Ukraine Will Admit Russian Aid Convoy, Despite 'Trojan Horse' Fears
'You don’t need tanks and artillery to bring food and medicine for civilians," says Ukrainian minister
Ukrainian officials said Tuesday that they would grant entry to a Russian convoy allegedly carrying aid for besieged Ukrainian civilians — once its contents have been inspected by the International Red Cross.
As recently as Tuesday morning, fearing that the convoy could be a Trojan Horse — a pretext for ground invasion or cover for delivery of weapons to pro-Russian separatists on the verge of defeat — Ukrainian officials had said they would not allow the 280 trucks to cross the border.
Ukrainian presidential aide Valery Chaly originally told journalists that the cargo, which is said to include power generators, food, drinking water, medical supplies, and sleeping bags, would need to be reloaded onto other transport vehicles and verified at the border by the Red Cross, a process that could have taken up to a week.
But Russian Foreign Minister Sergei Lavrov said on Tuesday that the idea had been rejected. “They insisted on reloading the cargo from all 287 trucks to the trucks to be provided by the ICRC [International Committee of the Red Cross] but eventually gave it up for obvious reasons as this would have made the humanitarian mission more complicated and costlier,” Lavrov said, according to the state-owned news agency ITAR-TASS.
With Ukrainian forces closing in on pro-Russian rebels in the eastern part of the country — in a fight that has forced hundreds of thousands of civilians to flee and left those who remain without drinking water, power, or supplies — the conflict has come to "a decisive point," Deputy Minister for Foreign Affairs of Ukraine Danylo Lubkivsky said Tuesday in Kiev.
In turn, Ukrainian and Western forces worry that Russia is using the pretext of humanitarian aid to head off total rebel defeat.
"Let me be clear — you don’t need tanks and artillery to bring food and medicine for civilians," Lubkivsky said, referring to reports that the trucks, which departed Tuesday from a Russian military base, are merely repainted versions of green Russian military vehicles bearing the black number plates of the Russian armed forces.
The U.S., French and Australian governments also "voiced concern that Russia, sole international supporter of rebels in Ukraine's Russian-speaking east, could use the humanitarian deliveries to carry out a covert operation to help fighters who appear to be on the verge of defeat," Reuters reports.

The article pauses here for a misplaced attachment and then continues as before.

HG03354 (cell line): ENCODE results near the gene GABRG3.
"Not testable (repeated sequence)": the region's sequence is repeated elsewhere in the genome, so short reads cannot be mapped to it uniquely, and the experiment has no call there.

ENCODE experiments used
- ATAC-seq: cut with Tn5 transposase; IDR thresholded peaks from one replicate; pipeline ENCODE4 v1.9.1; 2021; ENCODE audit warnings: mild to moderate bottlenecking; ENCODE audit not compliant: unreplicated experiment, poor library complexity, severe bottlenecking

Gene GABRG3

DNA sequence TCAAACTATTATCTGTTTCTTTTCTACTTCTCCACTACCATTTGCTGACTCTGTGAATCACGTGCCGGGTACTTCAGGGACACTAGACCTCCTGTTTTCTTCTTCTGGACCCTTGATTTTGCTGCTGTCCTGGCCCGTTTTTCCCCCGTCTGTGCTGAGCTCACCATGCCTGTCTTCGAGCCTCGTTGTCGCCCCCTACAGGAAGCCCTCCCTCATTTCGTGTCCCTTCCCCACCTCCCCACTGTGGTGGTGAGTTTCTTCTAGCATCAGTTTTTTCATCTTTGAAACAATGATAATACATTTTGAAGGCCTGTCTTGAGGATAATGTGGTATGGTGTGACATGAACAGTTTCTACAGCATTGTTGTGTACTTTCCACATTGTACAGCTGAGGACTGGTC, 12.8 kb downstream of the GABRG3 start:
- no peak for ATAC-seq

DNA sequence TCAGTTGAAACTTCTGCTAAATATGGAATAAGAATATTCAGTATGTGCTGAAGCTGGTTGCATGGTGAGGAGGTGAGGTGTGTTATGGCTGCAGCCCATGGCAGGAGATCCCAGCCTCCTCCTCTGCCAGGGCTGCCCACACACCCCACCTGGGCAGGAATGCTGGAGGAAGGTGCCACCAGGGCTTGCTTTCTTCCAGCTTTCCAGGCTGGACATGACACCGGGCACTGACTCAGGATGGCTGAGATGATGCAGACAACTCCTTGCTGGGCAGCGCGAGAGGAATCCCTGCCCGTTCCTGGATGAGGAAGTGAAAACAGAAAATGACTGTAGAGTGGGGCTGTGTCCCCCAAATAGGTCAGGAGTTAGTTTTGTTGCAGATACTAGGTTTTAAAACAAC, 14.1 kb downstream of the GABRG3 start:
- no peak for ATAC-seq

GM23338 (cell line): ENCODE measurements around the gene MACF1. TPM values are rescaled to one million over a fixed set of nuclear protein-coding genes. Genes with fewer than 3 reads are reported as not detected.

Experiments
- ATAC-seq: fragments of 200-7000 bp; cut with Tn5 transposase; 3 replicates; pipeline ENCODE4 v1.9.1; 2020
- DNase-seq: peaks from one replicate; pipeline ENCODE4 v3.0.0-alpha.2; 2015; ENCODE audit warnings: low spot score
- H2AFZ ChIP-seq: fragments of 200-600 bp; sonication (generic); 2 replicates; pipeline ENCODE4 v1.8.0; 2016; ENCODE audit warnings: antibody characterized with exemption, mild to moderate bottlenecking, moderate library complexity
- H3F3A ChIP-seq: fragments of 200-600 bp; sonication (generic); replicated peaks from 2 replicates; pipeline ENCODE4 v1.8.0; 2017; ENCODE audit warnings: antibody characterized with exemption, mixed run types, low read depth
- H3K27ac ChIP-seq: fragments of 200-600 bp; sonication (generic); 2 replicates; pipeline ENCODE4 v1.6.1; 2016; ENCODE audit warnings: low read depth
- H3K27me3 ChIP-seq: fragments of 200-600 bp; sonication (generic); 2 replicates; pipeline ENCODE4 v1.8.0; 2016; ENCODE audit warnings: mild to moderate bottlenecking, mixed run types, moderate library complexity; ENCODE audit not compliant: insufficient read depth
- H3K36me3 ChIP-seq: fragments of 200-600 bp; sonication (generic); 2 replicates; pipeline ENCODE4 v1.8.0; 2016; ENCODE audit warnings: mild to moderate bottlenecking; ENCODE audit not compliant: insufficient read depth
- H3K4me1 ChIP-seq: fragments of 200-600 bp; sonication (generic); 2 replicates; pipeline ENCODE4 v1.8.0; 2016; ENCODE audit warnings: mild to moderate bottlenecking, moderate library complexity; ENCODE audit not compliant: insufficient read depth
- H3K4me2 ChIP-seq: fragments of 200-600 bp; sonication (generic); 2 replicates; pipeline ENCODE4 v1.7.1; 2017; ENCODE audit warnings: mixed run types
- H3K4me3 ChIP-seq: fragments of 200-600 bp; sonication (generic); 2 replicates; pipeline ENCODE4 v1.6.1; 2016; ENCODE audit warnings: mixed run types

In Paris, French Foreign Minister Laurent Fabius said: "We must be extremely careful because [the convoy] could be a cover for the Russians to install themselves near Luhansk and Donetsk and put us before a done deed."
Noting that "each success that Ukraine’s forces have achieved has been met with asymmetric escalation," Mark Rachkevych writes for the Kyiv Post, Ukraine's English-language newspaper:
Within this context, the convoy of 280 trucks that are coming from Russia is the latest escalation. If Russia is truly concerned about the humanitarian situation in Donbas, it can swiftly alleviate it by a full-scale cessation of warfare. This includes ending the shelling from inside its territory, stop the supply and flow of weapons and military hardware, as well as mercenaries, paramilitary troops, subversives and intelligence agents. It could call off its proxies inside Ukraine and let Kyiv install law and order and again.
Otherwise, any sort of aid that Russia offers is just another tool in its arsenal of non-linear war designed to undermine Kyiv and force the country back into Kremlin subservience.
For its part, Russia insists the convoy is legitimate, saying all parties — including Ukraine and the International Commmittee of the Red Cross (ICRC) — had been notified and agreed to the arrangement.
But an ICRC representative told the Telegraph on Tuesday that the organization had only learned of the convoy’s departure through news reports, and had no information about its contents.
For the Associated Press, Laura Mills writes: "In any case, tons of Russian aid moving toward Ukraine was surely a visual public relations coup for Russian President Vladimir Putin, who has so far resisted calls from both Ukrainian separatists and nationalists at home to send Russian troops to eastern Ukraine."